TRAVEL: A (Socially Distanced) Trip to the Great Smoky Mountains
In the shadow of COVID, western North Carolina dons masks and keeps distances (or doesn’t)
Read more on visiting the mountains during COVID-19 in the November 2020 issue of Charlotte magazine. Find “5 Mountain Escapes Near Charlotte” here.
The tents look like oversized toadstools. It’s as if they sprouted overnight after a heavy rain on the campus of Western Carolina University in the town of Cullowhee, about an hour’s drive southwest of Asheville. They’re the kind of white, peaked tents commonly used for outdoor gatherings, and the university has scattered six of them throughout the 589-acre campus, with plastic folding chairs spaced 6 feet apart beneath them.
They’ve been open for study, shelter, and relaxation since the first day of classes a week ago as a way to keep too many students from congregating indoors. Now, in late August, it’s about 10:30 on a Monday morning that threatens rain, and it doesn’t appear that anyone’s using them. It’s quiet on what normally is a campus alive with new-academic-year energy and preparation for football season. But Whitmire Stadium is silent, too. Across Catamount Road in the intramural fields rests a makeshift arrangement of free weights and exercise equipment on the wet grass, overseen by campus trainers.
A few people go through their paces. I walk by on the track that surrounds the fields. I introduce myself and ask one of the trainers about the setup. His supervisor advises me, adamantly, to consult university public affairs. I thank them and walk on.
This is the time of year when the western mountains usually fill with tourists, who occupy resorts and Airbnbs and ply the Blue Ridge Parkway to marvel at the autumn foliage. As I write this, at the beginning of the season, it appears that some of those visitors will still make day and weekend treks from the Charlotte area; if you’re going to leave the house and minimize the risk of contracting COVID, you could do worse than hike mountain trails and take in multihued landscapes from your car.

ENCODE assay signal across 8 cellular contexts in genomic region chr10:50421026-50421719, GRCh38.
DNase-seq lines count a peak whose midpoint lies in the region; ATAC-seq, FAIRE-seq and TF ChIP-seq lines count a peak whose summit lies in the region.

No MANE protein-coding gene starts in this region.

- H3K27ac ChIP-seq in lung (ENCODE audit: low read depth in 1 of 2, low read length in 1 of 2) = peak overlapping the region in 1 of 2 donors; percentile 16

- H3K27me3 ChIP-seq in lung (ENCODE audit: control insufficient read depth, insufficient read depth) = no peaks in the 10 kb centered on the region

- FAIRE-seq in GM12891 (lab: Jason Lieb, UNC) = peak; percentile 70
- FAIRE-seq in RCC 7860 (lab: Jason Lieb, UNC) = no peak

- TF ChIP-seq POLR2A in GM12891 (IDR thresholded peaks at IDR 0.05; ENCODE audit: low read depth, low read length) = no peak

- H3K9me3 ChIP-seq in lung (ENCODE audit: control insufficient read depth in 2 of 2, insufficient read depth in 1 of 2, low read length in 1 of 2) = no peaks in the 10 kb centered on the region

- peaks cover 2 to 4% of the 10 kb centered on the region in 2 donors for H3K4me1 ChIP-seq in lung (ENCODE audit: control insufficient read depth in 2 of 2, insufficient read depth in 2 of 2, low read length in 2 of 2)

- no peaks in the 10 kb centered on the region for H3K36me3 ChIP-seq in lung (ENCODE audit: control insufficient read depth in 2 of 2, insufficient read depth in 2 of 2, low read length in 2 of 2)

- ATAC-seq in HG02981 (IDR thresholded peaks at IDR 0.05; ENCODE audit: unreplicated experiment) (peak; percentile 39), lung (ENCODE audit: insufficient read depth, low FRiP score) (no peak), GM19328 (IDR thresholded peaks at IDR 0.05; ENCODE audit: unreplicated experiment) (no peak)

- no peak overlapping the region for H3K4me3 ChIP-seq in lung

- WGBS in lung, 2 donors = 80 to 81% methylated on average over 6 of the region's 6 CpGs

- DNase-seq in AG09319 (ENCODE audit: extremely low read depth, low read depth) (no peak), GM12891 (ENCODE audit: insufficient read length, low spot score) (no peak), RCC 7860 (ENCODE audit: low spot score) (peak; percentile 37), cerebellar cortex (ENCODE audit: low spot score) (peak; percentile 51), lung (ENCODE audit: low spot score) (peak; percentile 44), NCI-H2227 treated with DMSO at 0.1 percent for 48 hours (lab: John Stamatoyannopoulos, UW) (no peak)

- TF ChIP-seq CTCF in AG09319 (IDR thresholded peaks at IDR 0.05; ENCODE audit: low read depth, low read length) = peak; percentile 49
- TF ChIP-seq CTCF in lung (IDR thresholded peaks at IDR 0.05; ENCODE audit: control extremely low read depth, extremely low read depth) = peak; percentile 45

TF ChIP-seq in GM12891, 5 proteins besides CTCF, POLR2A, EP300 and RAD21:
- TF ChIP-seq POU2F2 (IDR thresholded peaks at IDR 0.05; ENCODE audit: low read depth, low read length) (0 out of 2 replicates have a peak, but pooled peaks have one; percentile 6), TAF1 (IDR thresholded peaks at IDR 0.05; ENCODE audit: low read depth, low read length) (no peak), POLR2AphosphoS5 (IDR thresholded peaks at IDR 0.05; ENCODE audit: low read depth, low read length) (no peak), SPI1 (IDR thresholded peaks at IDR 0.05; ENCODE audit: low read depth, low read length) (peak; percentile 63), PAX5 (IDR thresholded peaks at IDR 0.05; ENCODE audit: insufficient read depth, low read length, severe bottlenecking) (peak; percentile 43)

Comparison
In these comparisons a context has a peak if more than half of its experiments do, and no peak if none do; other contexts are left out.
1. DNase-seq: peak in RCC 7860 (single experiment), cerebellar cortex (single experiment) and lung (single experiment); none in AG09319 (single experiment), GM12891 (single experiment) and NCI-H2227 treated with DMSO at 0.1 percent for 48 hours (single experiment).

But of course, the virus has cut into the number of visitors and the money that businesses and employees depend on. North Carolina tourism spending dropped 58 percent from March to the beginning of August, a reduction of $6.8 billion in spending and $871 million in related tax revenue, according to the U.S. Travel Association. (Visit North Carolina, the state’s travel and tourism agency, does not track those numbers by region.)
The timing could hardly have been worse in the mountains, where spring tourism season arrived with the virus. Jeff and Paula Fuller, who own BoxCar Café & Cones in Bryson City, barely hung on with takeout orders from mid-March to early May, says their daughter Kristiana, 20; she works as a server at BoxCar and at the front desk of the Swain County Heritage Museum downtown. “Right when it should have picked up,” Kristiana says, “is when everything had to shut down.”